We must treat electrification as the paramount infrastructure concern of our region, demanding our elected representatives and public railroad match our level of conviction. We should cast no vote nor contribute a single campaign dollar for any candidate without their unyielding support of this project.
This October, MTA will publish its 20-year Capital Needs Assessment. Port Jefferson Branch electrification must be included within that document for it to have any shot to prevail over the next two decades.
Write to your congressman and state reps in Albany. Write to the MTA and LIRR. Tell them to electrify this line, lest there be consequences at the ballot box. With all our might, let us get this project underway once and for all.
The Village of Port Jefferson Board of Trustees met Monday, Feb. 6, with public commendations, updates on East Beach Bluff construction, coastal resilience strategies and parting words.
The village board recognized three code enforcement officers who responded on Dec. 28 to an active shooter incident in Upper Port. Mayor Margot Garant acknowledged code officers Scott Borrero, Emmanuel Kouroupakis and Kevin Toner for their services during a recognition speech.
“I want to thank you in your team efforts for closing off the scene to both vehicular and pedestrian traffic, rendering lifesaving first aid to the victim and keeping all safe until Suffolk County police arrived,” she said.
The board also acknowledged former New York State Assemblyman Steve Englebright (D-Setauket) for his decades of service representing the Port Jefferson community. While she had intended to present Englebright with a plaque, Garant said the village parks department was “so efficient they already secured it on the building” at the Drowned Meadow Cottage Museum.
Instead, she presented the former assemblyman with a picture off the bathroom wall at Village Hall. Accepting this honor, Englebright delivered a brief address, sharing the history of the William Tooker House on Sheep Pasture Road, for which his office worked to secure over $800,000 for historic preservation.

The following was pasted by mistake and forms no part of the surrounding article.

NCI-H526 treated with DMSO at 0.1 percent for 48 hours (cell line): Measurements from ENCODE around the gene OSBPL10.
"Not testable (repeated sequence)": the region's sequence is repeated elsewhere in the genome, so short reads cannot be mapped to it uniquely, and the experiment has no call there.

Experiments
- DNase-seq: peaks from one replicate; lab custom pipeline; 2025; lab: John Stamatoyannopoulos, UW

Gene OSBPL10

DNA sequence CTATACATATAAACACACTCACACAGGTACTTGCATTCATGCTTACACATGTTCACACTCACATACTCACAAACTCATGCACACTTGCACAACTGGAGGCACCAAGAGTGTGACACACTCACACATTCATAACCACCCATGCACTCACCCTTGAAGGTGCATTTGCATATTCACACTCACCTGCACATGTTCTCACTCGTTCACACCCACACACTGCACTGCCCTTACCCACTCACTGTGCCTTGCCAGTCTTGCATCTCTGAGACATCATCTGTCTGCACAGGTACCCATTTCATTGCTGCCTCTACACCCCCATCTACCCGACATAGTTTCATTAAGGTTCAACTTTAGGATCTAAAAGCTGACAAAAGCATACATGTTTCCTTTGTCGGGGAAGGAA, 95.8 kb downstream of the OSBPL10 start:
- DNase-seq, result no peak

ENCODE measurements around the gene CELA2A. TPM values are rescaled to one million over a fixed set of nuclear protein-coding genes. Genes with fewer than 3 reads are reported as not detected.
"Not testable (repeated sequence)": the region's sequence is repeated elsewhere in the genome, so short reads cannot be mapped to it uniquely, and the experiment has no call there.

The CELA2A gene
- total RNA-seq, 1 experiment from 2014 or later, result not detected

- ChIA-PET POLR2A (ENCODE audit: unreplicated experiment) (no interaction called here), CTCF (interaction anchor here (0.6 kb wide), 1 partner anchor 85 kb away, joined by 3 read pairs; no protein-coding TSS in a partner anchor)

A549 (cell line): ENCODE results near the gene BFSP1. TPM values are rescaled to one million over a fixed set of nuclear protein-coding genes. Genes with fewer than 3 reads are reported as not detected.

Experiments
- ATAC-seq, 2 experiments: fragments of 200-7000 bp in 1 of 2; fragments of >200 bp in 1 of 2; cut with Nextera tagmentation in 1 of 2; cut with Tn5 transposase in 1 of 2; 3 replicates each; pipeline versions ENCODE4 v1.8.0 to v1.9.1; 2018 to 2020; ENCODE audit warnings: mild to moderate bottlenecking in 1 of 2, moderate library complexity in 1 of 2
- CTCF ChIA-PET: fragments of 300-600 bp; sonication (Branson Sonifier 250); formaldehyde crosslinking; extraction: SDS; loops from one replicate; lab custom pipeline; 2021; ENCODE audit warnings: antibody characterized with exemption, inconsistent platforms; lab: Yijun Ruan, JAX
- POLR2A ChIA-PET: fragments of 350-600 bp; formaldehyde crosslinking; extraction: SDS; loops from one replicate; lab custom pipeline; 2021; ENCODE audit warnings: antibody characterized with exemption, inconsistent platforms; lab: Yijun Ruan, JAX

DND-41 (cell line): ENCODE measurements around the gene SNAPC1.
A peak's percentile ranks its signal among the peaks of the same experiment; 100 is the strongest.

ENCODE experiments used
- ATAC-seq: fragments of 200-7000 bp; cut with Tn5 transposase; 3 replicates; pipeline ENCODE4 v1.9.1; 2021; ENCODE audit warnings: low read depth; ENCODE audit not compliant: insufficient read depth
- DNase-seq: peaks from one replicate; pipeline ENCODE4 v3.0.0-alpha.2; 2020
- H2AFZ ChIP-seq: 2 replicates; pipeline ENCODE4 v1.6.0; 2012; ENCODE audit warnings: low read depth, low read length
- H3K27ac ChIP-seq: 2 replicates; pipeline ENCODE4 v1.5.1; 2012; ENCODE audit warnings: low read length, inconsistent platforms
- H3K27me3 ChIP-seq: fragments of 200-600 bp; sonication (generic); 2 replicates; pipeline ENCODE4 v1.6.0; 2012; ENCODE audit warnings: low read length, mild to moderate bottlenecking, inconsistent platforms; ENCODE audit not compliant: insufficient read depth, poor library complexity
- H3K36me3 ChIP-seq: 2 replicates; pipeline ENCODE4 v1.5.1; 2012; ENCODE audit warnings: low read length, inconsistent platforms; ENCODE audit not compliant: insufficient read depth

“We have a chance to preserve the legacy that our forebears have brought to us,” he said. “That adventure is just beginning. That house has many more insights to give us as we restore it to useful service.”
He added, “I again say thank you so very, very much to the board. You’re all my heroes, and it’s a great honor to receive the picture off the wall.”
Mayor Margot Garant offered an update on the ongoing construction at East Beach as part of phase I of the village’s bluff stabilization initiative.
“They’ll be starting some of the upland work, restoring some of the material that we lost at the top of the bluff,” she said. “Then they’re poised to revegetate the entire slope for the spring.”
The mayor added, “It’s an exciting project. I believe in the project, and I’m looking forward to its completion.”
Entering the budget season, Garant said she is also working with each of the departments with the goal of “not trying to spend a lot of money.”
Trustee Stan Loucks updated the public on engineering plans to replace racket facilities at Port Jefferson Country Club. “These plans call for the building of six pickleball courts and three tennis courts,” he said. “This new facility is going to be constructed with a hard surface to allow play for a much longer season.”
He added, “The facility is going to be available to all village residents, as well as some sort of membership. The timetable for construction is totally dependent upon present construction that is going on up there right now.”
Trustee Rebecca Kassay announced an upcoming meeting between the village and officials from U.S. Geological Survey. Coordinated with the assistance of Elizabeth Hornstein, a New York State Sea Grant sustainable and resilient communities specialist for Suffolk County, the meeting will cover the coastal resiliency needs of the village.
“The mayor and I will display how clearly interested we are in climate resilience and in being proactive about these issues,” Kassay said.